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  • Home>Research & Insights>Morningstar Conversation>Innovation, Fads, & the Future of Investing

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    Innovation, Fads, & the Future of Investing

    Investors crave simplicity. Can fintech deliver?

    Laura Lallos, 06/14/2017

    For decades, technology trends have come and gone in the financial industry, but this time, the innovation feels different. Passive strategies, robo-advice, and regulatory scrutiny are bringing technological changes to how advisors construct portfolios and manage client assets. Some trends will turn out to be fads, but others could permanently change the industry. For the 2017 Morningstar Investment Conference, Tricia Rothschild, Morningstar’s chief product officer, gathered three industry leaders to discuss the evolution of the financial-services industry and the innovations driving change today. The discussion proved timely for our 10th anniversary issue.

    Joining Rothschild were Paolo Sironi of IBM Watson Financial Services and author of several books on the subject, most recently FinTech Innovation: From Robo-Advisors to Goal Based Investing and Gamification; Josh Brown, writer of the popular blog The Reformed Broker and CEO of Ritholtz Wealth Management, an independent practice that was an early adopter of automation and technology tools for advisors; and Morningstar’s Don Phillips, industry thought leader, recipient of many awards for his contributions to the investing world, and a columnist and editorial board member of the magazine. Their conversation took place April 26 and has been edited for length and clarity.

    Tricia Rothschild: How would you define innovation in our industry and how can we push the envelope forward?

    Paolo Sironi: I would start with why we need innovation in financial services. Financial institutions can no longer make money by selling products; the margins are getting squeezed. They need to package these products into an advisory mechanism. Financial advice is about trust.

    To move from providing transactions to providing real services to clients, the financial-services community needs to gain their trust. That’s where innovation comes in. It can provide the knowledge that helps clients make the right decisions.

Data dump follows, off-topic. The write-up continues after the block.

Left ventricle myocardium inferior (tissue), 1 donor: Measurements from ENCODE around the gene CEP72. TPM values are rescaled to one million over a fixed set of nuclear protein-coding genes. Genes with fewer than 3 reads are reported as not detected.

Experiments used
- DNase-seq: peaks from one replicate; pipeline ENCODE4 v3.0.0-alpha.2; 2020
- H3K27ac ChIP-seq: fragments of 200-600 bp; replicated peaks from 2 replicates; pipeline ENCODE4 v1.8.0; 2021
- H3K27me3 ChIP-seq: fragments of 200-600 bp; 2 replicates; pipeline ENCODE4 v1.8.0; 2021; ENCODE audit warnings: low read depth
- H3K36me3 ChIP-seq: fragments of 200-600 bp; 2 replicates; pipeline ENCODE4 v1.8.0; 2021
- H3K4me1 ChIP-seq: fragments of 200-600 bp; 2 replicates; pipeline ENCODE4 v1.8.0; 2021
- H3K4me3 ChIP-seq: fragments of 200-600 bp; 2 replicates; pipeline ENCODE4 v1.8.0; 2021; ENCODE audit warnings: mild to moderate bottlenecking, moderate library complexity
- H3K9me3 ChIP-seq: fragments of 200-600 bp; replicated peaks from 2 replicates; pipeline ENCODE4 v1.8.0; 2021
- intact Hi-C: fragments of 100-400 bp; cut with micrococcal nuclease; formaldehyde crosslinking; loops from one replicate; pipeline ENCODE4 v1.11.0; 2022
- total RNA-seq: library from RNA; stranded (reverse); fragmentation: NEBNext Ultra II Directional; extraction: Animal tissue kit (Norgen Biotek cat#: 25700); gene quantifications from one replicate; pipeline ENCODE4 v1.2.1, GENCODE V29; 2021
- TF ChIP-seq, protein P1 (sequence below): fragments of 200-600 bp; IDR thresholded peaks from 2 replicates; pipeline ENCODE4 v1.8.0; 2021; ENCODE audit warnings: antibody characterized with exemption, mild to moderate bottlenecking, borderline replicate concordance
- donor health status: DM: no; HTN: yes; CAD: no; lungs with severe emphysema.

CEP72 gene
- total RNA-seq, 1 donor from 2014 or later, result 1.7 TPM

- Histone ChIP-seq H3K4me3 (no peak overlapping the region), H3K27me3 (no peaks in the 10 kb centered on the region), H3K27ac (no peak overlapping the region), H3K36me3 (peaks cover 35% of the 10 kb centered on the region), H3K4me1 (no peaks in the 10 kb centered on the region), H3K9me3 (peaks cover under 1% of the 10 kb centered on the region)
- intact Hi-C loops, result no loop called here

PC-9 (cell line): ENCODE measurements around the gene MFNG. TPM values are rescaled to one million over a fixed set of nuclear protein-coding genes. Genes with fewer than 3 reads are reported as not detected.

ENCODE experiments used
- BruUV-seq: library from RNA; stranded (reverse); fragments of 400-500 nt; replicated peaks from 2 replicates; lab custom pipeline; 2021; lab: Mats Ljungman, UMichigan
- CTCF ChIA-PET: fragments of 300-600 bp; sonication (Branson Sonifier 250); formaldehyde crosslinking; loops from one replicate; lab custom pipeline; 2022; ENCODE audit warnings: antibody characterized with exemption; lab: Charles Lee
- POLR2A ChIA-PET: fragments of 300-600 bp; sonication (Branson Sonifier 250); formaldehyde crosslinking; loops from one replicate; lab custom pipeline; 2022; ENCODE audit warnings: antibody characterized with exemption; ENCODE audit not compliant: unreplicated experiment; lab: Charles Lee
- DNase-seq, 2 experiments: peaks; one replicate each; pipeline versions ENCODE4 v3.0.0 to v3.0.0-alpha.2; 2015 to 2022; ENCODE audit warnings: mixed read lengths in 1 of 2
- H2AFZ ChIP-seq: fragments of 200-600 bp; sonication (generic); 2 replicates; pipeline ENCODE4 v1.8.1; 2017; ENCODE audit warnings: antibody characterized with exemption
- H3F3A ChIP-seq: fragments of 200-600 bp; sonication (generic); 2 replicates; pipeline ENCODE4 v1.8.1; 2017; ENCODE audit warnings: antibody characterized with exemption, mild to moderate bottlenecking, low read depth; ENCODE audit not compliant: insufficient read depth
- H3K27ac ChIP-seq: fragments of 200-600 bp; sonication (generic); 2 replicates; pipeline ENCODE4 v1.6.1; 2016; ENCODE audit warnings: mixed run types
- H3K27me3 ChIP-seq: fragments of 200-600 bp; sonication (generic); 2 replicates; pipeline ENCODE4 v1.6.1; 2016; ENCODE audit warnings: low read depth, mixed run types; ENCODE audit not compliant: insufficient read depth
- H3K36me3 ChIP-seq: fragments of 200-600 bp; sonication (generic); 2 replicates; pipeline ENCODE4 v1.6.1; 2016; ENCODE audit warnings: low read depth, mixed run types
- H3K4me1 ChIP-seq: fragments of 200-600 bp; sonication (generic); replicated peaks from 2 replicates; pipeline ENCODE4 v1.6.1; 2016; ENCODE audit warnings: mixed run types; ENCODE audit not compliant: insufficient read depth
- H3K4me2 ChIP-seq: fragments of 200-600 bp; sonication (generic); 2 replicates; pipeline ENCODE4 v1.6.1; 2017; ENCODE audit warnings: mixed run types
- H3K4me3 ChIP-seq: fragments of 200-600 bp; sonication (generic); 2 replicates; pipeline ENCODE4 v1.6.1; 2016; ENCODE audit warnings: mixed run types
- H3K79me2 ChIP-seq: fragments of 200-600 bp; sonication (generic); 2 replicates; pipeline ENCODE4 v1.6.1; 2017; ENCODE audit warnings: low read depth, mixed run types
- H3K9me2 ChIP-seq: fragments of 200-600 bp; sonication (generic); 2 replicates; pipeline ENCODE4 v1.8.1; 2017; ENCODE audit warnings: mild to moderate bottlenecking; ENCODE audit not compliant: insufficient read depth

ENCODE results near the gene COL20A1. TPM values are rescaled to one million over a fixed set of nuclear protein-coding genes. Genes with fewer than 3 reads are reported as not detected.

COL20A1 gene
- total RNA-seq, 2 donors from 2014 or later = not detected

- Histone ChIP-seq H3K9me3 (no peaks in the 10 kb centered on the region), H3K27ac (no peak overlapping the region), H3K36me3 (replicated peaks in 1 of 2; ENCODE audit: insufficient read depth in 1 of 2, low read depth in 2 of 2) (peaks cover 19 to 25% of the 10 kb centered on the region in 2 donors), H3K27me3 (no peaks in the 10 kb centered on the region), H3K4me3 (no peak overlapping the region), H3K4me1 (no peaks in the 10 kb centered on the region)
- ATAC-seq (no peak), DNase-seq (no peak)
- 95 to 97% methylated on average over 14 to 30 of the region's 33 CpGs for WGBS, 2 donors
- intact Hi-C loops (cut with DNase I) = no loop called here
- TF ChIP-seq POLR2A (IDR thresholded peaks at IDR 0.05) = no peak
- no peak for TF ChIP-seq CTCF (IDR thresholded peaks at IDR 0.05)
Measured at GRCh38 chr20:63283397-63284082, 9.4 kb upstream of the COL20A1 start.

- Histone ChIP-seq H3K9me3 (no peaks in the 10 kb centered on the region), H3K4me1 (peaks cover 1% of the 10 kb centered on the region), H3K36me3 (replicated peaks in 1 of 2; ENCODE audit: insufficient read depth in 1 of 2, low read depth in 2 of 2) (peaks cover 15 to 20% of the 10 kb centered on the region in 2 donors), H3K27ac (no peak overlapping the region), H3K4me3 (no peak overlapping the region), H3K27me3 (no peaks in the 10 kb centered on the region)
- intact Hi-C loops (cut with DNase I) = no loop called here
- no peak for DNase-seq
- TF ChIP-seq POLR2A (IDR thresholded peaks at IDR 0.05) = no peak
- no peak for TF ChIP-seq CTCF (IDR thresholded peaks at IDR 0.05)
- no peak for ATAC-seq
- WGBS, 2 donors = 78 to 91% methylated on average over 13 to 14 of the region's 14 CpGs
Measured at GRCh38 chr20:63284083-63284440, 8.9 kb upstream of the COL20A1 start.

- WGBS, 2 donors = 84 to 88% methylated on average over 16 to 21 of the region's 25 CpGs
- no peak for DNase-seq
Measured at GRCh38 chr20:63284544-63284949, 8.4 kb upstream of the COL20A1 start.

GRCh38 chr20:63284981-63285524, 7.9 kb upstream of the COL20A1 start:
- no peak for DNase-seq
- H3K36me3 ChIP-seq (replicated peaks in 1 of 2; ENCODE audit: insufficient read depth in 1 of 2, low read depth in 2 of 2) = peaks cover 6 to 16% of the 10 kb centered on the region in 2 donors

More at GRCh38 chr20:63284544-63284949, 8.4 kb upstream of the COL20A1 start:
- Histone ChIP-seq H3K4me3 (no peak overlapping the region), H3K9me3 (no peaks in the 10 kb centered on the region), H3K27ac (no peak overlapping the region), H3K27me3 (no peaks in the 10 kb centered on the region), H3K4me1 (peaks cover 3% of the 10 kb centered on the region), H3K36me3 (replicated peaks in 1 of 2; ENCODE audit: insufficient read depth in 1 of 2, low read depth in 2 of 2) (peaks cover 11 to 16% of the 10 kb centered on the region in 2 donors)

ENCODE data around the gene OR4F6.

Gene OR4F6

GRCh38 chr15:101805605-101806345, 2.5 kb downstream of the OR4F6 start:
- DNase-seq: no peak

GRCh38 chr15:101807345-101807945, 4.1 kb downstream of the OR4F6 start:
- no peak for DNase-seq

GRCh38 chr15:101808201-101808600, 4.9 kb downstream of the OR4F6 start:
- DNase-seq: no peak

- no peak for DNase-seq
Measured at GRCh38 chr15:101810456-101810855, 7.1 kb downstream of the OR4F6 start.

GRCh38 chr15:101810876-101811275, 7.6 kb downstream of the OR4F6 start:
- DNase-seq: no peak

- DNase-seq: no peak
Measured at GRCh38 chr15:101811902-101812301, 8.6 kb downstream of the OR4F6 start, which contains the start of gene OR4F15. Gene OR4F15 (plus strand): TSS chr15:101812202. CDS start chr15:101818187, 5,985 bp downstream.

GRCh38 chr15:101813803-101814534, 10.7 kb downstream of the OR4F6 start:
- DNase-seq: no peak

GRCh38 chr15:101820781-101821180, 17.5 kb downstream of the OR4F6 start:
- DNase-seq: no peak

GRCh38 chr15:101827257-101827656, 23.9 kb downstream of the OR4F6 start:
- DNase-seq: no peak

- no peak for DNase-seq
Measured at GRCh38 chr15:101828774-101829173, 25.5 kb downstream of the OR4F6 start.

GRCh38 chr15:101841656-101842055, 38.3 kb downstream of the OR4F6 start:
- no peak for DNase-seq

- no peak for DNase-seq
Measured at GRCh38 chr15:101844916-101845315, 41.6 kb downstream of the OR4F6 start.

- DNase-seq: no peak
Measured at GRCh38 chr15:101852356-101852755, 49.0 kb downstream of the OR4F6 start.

Rothschild: Don, you come at this from a different perspective.

    Don Phillips: I’m a huge fan of innovation that helps advisors educate clients and help them better understand their investments. What Josh is doing with his practice is fantastic. But with investment products, it’s very easy to over-engineer things. It’s often the whole foods, the basic building blocks as opposed to genetically engineered TV dinners, that serve people best. What investors really want is simplicity. And the investment management industry is designed to deliver complexity. That’s a fundamental mismatch.

    Jack Bogle spoke on this stage a couple of years ago. He expressed his fondness for Shredded Wheat, “the company that put the ‘no’ in innovation.” It’s a great irony that Jack Bogle had two amazing innovations, the mutually held fund company and the index fund. He had this great idea: Buy and hold the entire market forever. We’ve turned this into an amazingly complex thing. There’s about 5,000 stocks in the U.S, about 15,000 funds, and one index provider alone in the U.S. offers over 1 million indexes.

    Laura Lallos is a former Morningstar analyst and editor, and a frequent contributor to Morningstar Advisor magazine.